Renaissance Influence On Women

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Although Renaissance portraitists were often emphasizing the admirable attributes of their subjects and not completely altering their patrons image, unrealistic expectations were still set that idealized the woman with no flaws. As the Renaissance continued to gain momentum throughout Europe, though, “Ideal beauty could not simply be copied from a single exemplar found in the natural world. Instead, ‘excellent parts should all be selected from the most beautiful bodies.’” (Corry 580). Artists such as Raphael believed it was close to impossible to find a beautiful woman in the world, so instead of using natural characteristics that were viewed as beautiful, he would paint what he imagined as beautiful (Haughton 232). He would therefore take…show more content…
Instead, they were eliminating all flaws and creating a female figure that could be viewed as perfect in all aspects. This kind of woman could not be found in reality, yet because of these expectations, women were encouraged to strive for an ultimately unattainable human figure. Unexpected of the Renaissance is that men were actually much more affected by unrealistic physical expectations than women were. Male nudes outnumbered female nudes in almost all of the art periods, specifically the Renaissance (O’Kelly 143). Michelangelo’s fresco “The Creation of Adam” on the ceiling of the Sistine Chapel was painted in 1511-1512, fairly early in the Renaissance period. The image of Adam in this fresco had come to be known as the perfect human and presented the idealized male body, full of youth and masculinity. Michelangelo is famously known for using highly muscular male models for the figures that he painted on the ceiling of the Sistine Chapel, representing his homosexuality and attraction for the masculine…show more content…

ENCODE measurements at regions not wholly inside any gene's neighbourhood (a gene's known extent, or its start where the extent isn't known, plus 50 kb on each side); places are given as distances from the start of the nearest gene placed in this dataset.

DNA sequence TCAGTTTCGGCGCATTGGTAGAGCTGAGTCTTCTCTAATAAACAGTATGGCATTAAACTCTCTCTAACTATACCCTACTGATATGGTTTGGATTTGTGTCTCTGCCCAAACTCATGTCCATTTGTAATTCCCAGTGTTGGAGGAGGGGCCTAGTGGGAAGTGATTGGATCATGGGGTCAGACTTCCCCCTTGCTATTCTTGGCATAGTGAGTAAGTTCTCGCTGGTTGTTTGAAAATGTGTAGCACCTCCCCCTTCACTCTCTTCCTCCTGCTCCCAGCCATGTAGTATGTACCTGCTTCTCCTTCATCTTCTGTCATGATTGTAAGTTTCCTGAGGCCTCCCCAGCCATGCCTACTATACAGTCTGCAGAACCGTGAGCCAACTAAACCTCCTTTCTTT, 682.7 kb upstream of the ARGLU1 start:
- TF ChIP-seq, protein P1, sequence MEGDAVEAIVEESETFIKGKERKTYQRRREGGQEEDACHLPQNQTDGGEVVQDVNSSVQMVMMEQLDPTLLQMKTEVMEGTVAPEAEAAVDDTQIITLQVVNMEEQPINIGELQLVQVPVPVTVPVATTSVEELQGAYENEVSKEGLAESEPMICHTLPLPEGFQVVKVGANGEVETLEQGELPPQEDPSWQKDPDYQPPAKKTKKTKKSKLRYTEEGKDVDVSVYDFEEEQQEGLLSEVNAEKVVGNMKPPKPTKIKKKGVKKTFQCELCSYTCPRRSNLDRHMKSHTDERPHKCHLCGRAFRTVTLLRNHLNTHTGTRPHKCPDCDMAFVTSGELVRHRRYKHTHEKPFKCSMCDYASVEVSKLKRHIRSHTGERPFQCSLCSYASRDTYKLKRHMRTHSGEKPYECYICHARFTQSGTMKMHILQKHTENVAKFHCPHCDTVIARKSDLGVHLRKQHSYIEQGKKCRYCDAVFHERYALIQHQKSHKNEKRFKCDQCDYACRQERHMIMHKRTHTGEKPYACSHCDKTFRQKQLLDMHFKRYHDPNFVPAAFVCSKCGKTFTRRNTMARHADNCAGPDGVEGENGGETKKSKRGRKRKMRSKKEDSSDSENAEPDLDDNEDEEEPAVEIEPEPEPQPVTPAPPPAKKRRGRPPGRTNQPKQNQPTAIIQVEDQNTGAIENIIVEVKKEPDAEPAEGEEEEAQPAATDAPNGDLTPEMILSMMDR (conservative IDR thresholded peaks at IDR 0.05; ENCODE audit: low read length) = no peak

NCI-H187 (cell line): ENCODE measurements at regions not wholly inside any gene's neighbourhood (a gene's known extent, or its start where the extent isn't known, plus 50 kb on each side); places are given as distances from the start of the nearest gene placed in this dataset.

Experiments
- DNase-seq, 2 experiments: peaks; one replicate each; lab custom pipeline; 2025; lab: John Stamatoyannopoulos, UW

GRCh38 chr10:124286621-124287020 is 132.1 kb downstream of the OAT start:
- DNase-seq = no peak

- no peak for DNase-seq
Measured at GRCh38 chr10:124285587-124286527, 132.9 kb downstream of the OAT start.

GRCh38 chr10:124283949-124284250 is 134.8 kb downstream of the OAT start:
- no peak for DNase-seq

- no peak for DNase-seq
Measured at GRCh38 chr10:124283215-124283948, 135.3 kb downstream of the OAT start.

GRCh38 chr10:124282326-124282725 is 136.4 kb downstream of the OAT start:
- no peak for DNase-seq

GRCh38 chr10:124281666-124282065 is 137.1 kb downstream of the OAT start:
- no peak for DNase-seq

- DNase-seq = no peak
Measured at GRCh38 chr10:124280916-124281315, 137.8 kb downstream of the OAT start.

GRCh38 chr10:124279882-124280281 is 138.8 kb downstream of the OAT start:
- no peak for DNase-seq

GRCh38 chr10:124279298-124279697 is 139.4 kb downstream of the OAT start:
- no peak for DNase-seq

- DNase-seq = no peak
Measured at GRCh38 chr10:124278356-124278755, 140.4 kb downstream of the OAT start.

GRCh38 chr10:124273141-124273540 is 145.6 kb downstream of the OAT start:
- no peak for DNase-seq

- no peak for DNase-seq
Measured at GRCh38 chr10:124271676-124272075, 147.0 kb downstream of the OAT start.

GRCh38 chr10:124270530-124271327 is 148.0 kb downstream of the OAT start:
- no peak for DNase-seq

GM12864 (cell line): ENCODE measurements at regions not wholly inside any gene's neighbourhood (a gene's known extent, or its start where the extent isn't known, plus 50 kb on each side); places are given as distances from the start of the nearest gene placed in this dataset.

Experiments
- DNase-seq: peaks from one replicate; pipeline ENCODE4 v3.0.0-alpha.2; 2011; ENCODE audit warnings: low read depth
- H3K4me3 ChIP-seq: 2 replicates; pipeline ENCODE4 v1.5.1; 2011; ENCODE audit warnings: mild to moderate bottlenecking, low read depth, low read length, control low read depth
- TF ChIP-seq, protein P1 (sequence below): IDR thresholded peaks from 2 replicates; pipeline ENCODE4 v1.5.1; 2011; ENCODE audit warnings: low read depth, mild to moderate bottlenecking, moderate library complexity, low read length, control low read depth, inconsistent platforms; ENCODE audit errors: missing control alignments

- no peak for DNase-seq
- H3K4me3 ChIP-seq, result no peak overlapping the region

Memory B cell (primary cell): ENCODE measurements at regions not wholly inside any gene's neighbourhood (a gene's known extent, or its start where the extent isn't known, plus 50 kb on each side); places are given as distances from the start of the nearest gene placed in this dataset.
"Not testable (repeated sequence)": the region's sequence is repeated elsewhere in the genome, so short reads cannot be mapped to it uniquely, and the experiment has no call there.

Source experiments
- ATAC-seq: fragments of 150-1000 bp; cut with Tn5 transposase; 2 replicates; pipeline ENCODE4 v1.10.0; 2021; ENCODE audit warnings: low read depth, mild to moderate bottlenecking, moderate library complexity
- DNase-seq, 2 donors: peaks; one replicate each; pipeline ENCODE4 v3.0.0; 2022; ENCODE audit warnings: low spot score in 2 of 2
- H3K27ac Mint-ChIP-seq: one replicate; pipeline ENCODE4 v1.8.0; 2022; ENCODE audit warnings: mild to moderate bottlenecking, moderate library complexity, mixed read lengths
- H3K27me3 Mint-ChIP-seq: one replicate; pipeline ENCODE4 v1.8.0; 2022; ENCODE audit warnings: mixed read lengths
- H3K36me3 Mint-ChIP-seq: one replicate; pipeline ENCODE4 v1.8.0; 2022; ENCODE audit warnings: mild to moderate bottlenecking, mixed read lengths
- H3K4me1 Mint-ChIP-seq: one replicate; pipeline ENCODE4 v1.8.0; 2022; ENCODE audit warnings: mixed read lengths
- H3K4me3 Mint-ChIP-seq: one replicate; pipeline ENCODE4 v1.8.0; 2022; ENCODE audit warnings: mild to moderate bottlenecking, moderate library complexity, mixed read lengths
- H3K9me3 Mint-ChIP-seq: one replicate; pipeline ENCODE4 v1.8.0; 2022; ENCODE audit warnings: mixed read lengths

Body image is very central to our society and culture today and artists continue to depict the human body in ways that are unrealistic. Artists highlight characteristics of their subjects that are viewed to be attractive in order to create a sexualized image that will appeal to the viewers. With current technology such as photo shop it has become increasingly easy to present the human body in ways that are actually impossible to attain. Yet, men and women today are expected to live up to these images and when they cannot, they are insulted and scorned for not being beautiful. Modern magazines are often criticized for portraying models that are too thin or who have been enhanced in some way or another using technology like photo shop. Just like Boticelli’s Venus, the image of beauty that people strive for today is unrealistic and unfair to expect of society. Many young people have been driven to have anorexia and low self-esteem due to these impractical expectations, yet “there seems to be an innate desire to depict and look at idealized and unattainable features and bodies.” (Haughton 233). The “rebirth” or Renaissance that initially began its roots in Florence, Italy had a lasting impact on Italy, Europe, and even the world as a whole. This was a time of great advancement

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